They have something on the menu called the “Pipeline”. When I ordered it, I was asked if I was absolutely sure I wanted a full instead of a half. I asked the waitress to elaborate further. Her description ended up being spot on, but in my mind, I could not possibly conceive it to be true. I went with the full order. When it arrived, I exclaimed, “Holy shit” (out loud, I think). There was a table of eight seated close by. Several of them turned around (and not because I said “Holy Shit”). The looks on their faces were a mix of amusement, shock, and horror. In front of me was this five-pound behemoth (no joke—it was really five pounds) loaf of potatoes, eggs, onions, and sausage, covered in brown gravy and American cheese. The middle was burning hot as I broke through the side, figuring out how the hell I would attack it. Steam ensconced our table. The price was $10.50 and the picture doesn’t do it justice.
The only way I could describe it would be like a meatloaf, but not a single serving of meatloaf. More like the entire pan that would go on to feed a family of four. But how did it taste? It was actually really good. This was not a shock-value novelty item, but a quality dish that took a creative route to combining all your breakfast favorites. It was enough for two people. I finished about three-quarters of it.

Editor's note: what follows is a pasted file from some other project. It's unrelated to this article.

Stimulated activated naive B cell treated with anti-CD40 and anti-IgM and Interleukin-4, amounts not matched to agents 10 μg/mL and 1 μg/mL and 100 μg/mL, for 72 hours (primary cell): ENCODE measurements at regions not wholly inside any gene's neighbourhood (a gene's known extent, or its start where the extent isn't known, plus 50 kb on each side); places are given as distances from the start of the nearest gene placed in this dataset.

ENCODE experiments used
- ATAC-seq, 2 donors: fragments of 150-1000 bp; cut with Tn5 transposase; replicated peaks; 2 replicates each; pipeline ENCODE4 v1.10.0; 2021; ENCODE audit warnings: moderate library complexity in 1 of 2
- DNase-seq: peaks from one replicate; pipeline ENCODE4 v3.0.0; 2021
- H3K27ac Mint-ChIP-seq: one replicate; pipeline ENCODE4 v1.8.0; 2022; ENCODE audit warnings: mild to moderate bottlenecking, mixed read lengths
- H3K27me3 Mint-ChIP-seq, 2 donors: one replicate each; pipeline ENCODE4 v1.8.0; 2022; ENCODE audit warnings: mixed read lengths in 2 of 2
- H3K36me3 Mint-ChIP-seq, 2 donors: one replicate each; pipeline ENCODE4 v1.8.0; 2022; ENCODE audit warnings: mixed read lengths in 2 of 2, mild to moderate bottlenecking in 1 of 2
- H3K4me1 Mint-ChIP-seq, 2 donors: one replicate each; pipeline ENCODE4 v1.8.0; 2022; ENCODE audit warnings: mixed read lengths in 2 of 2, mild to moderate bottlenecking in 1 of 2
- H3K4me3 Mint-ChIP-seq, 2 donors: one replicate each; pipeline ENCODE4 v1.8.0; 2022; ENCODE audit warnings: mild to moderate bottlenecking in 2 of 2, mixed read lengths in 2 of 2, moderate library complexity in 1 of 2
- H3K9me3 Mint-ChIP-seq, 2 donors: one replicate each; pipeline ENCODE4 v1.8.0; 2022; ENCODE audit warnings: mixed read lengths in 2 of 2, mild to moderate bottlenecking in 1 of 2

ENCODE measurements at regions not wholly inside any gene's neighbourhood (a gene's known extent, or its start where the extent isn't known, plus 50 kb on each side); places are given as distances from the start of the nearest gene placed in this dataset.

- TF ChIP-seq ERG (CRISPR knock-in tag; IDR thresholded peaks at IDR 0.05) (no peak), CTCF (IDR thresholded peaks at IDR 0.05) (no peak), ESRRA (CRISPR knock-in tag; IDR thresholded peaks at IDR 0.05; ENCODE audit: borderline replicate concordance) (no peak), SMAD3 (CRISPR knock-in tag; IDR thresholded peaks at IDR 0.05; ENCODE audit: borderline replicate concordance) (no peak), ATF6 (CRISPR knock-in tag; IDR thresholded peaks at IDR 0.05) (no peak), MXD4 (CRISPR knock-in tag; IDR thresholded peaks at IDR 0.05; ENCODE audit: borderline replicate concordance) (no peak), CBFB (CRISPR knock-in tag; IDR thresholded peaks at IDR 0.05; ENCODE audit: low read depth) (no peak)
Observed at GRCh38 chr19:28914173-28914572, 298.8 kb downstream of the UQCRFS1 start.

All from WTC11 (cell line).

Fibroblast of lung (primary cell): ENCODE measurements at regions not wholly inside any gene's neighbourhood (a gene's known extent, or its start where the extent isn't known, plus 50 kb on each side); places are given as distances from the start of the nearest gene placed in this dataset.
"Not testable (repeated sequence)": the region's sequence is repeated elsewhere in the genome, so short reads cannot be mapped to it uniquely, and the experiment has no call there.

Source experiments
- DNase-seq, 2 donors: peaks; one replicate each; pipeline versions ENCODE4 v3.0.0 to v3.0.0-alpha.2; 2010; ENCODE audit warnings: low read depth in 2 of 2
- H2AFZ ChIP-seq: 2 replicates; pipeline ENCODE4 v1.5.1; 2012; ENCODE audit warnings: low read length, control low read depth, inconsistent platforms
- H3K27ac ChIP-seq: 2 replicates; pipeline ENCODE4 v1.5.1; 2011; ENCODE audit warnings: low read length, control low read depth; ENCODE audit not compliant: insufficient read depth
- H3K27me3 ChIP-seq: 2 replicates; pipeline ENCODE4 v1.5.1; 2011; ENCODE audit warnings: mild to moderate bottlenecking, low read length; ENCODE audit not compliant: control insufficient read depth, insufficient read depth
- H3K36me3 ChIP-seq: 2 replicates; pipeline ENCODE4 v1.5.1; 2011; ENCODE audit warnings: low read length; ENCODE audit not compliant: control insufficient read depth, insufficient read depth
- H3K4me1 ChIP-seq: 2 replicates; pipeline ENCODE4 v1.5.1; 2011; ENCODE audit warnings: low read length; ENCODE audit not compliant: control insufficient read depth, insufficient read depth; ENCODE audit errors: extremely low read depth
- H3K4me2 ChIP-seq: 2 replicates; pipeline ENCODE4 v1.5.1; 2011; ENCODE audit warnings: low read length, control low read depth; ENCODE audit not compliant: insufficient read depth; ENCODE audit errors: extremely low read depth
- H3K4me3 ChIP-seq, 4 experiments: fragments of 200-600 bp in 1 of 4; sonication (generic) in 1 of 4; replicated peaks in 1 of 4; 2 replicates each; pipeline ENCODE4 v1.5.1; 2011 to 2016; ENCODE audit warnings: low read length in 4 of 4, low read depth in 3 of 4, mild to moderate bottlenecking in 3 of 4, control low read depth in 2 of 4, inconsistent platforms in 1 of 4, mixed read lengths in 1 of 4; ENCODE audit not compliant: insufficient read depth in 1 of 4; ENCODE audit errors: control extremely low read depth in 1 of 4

My only critique would be the following: it needed more cheese and the gravy started to congeal towards the end. With a meal this massive and unhealthy, the two slices of cheese were not enough. The best fork-fulls of it were the ones with the gooey, melted cheese. And as for the gravy, it tasted fine, but started to turn slimy once it cooled off. I cannot imagine it being canned or instant gravy due to the lengths they went through for their other food, but something is off in the cooking process.
My friend had biscuits in gravy, which consisted of four large biscuits slathered in thick, rich white gravy. He also got the special soup, which was chicken gumbo. It seemed authentic enough in appearance (they used okra) but upon tasting, it was average. Almost like a tomato soup with the gumbo ingredients dropped in.
Still, I will give them a 4 out of 5 stars. The place is incredibly tiny. Like a box from the outside. In fact, on our way in, we both said at the same time, “This is a place where people will turn around and look at you”, since we were outsiders in an obvious locals joint. On the contrary, everyone was very friendly, including the table next to us eyeing up my Pipeline. Service was also excellent—I wish I heeded her advice for a half order. The Decatur Diner is very conveniently located on the way to Assateague if traveling from Ocean City. Somehow, Guy Fieri hasn’t found this place. I’m glad for that. He and his ego wouldn’t be able to fit inside.
The Decatur Diner is located at 9609 Stephan Decatur Highway in Berlin, Maryland.
[…] may remember back in December when I took on something called the “Pipeline” at the Decatur Diner on the outskirts of Ocean City. It’s basically a five-pound loaf of home-fries, scrambled […]
[…] have another 5-star rating coming. The next morning, we had breakfast (more like recovery) at the Decatur Diner (no “pipeline” this time) and then over to Assateague Island for some shell collecting. […]
[…] guess there’s a little southern boy in me that came out here at the Decatur Diner: a scrapple and egg sandwich (no cheese), and a bowl of adequate grits. November […]